Eric D. Donnenfeld, MD, founding partner at Ophthalmic Consultants of Long Island, also thinks stacking MIGS is a viable way to customize glaucoma treatment. “The management of glaucoma is based on first, the severity of the glaucoma; and second, the intraocular pressure. So for patients with mild disease, without significant visual-field loss and using one medication, you certainly want to do the simplest procedure possible—and that would be a single-MIGS procedure or two of the same type of MIGS. For patients who have more advanced glaucoma, who are on multiple medications and need more pressure control, I think combining MIGS is a very reasonable thing to do,” he says. “I don’t do it a lot, but I have certainly done it, and it’s been very successful. I’ve put in the iStent Supra and the regular iStent (Glaukos; San Clemente, California) in the same eye, combining a suprachoroidal and trabecular meshwork bypass device in the same patients,” he says. “I think there’s a role for using them both together.”
Dr. Donnenfeld says that he combined the iStent with the iStent Supra when taking part in clinical research in Yerevan, Armenia (ClinicalTrials.gov Identifier: NCT01456390). “We’ve followed the patients now for about five years, and they’re still doing well,” he says, adding that he hasn’t combined the devices in the United States.
His experience with multiple stents, including combining implants that target different areas, has prompted Dr. Donnenfeld to develop a straightforward treatment nomogram intended to maximize the benefit of MIGS. “I think the more stents you put in, the better the pressure control, so I follow a very simple rule of thumb: If your patient takes one medication, it’s reasonable to use one MIGS procedure; if they have two or more medications, then it’s reasonable to either use two of the same type of MIGS—or preferably, in the future, two different types of MIGS, such as a suprachoroidal device and a trabecular meshwork bypass,” he says. “Optimally, you’d get the patients off their medications completely,” he continues. “But it isn’t reasonable to think you’ll achieve that with every patient, so the goal is to get the pressure as low as you can in a safe manner. For a lot of patients, we can and do get them off the medications completely, but certainly not everyone.”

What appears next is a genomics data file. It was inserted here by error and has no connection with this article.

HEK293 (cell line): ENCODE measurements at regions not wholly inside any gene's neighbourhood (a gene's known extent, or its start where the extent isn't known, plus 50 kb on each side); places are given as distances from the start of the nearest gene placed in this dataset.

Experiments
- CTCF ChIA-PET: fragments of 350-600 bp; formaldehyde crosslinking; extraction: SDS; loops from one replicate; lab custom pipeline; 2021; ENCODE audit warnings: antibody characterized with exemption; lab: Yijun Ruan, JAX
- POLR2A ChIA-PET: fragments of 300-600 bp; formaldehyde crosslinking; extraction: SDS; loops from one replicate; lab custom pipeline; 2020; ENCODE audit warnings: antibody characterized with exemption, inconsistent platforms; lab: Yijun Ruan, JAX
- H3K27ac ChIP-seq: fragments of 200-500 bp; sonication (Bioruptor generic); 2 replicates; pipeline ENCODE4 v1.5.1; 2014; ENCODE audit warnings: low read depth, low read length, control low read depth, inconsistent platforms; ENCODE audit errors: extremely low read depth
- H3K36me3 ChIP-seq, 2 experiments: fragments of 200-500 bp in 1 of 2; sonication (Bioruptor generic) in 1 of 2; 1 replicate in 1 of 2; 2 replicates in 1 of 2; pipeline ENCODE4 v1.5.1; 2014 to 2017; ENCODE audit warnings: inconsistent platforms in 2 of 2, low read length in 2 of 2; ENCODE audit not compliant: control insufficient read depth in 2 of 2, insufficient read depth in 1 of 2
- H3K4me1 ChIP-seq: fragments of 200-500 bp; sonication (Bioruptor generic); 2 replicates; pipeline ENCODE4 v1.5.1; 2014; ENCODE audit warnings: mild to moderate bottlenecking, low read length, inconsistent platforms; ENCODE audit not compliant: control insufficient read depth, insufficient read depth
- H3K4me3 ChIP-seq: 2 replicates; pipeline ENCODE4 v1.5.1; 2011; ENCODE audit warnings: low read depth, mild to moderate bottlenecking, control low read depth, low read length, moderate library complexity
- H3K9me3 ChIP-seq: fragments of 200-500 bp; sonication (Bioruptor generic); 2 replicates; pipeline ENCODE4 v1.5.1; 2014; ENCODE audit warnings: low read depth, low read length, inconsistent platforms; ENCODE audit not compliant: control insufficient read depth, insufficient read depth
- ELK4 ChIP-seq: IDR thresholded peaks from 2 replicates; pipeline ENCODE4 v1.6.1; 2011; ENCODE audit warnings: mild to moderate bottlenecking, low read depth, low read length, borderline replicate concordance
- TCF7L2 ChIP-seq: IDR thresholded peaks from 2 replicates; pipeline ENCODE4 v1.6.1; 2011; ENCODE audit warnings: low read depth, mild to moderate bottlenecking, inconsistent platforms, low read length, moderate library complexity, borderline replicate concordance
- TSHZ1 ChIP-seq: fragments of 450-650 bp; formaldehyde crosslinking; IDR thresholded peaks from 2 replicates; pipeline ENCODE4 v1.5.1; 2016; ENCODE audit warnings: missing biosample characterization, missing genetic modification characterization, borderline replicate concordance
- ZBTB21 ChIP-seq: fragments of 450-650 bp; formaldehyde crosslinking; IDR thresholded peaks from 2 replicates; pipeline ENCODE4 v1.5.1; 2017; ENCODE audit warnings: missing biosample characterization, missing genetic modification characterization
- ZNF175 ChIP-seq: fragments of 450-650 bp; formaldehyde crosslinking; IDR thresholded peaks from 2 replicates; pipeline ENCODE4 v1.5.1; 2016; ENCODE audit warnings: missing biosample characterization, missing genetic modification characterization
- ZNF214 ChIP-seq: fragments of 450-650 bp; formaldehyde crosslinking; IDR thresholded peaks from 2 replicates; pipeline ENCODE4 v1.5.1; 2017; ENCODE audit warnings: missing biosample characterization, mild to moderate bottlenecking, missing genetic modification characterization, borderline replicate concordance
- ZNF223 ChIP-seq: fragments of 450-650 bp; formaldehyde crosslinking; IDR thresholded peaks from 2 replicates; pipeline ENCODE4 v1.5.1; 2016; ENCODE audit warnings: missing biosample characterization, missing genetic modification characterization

An Abundance of Caution
Safety and rapid recovery are two of the calling cards of MIGS procedures, but does doing two types of procedure in one surgery create more risk than the benefits can justify? “I think MIGS procedures are extremely safe,” says Dr. Donnenfeld. He adds that some devices carry more risk than others, though. “I think the suprachoroidal MIGS do play a role, but there is some increased risk with those procedures, so you need to weigh the risk against the reward you’ll have of lowering the pressure,” he cautions. “There are a lot of different combinations you can use. I think some more research still needs to be done on what the best combinations are, but I do believe that different pathways used together might be best. That’s why I think that a suprachoroidal and a trabecular meshwork bypass combination would be a very reasonable approach to take.”
Before considering combining MIGS, Dr. Donnenfeld says he would make sure his patient understood the potential risks and benefits, just as he would prior to any other procedure. “I would have a conversation with patients who have glaucoma about what’s in their best interest, and the best way of approaching it,” he says. He adds that as a refractive, cornea and cataract specialist, he doesn’t hesitate to direct patients he considers too advanced in their disease to a glaucoma specialist. “The real decision that needs to be made by a lot of patients is whether they will need to go to a more advanced procedure that has greater efficacy, but also has greater risk; or whether they’ll try a MIGS procedure first. I think that most patients—and many doctors—would agree that the most atruamatic, safest procedure should always be done first. If the patient does well, then there’s no need to go on to a more advanced procedure such as a trabeculectomy or a tube shunt. I am very much in favor or using MIGS to the full extent of their efficacy, even in patients who are borderline, before going to a more advanced treatment if necessary,” he says.